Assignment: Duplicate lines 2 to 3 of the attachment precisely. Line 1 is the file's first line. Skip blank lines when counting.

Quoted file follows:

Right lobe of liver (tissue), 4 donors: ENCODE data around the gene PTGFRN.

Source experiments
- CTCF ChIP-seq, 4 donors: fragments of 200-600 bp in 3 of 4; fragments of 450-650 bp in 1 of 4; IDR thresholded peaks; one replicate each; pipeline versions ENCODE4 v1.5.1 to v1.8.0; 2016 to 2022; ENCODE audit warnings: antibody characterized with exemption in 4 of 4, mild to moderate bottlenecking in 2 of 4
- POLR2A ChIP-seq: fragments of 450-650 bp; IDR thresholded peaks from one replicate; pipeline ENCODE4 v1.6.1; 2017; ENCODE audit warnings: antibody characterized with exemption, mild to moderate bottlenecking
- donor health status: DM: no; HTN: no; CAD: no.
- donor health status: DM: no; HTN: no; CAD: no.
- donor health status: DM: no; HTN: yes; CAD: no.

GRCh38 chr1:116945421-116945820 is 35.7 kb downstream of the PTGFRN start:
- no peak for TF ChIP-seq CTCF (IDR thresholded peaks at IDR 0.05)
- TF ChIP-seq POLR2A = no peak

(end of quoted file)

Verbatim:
Source experiments
- CTCF ChIP-seq, 4 donors: fragments of 200-600 bp in 3 of 4; fragments of 450-650 bp in 1 of 4; IDR thresholded peaks; one replicate each; pipeline versions ENCODE4 v1.5.1 to v1.8.0; 2016 to 2022; ENCODE audit warnings: antibody characterized with exemption in 4 of 4, mild to moderate bottlenecking in 2 of 4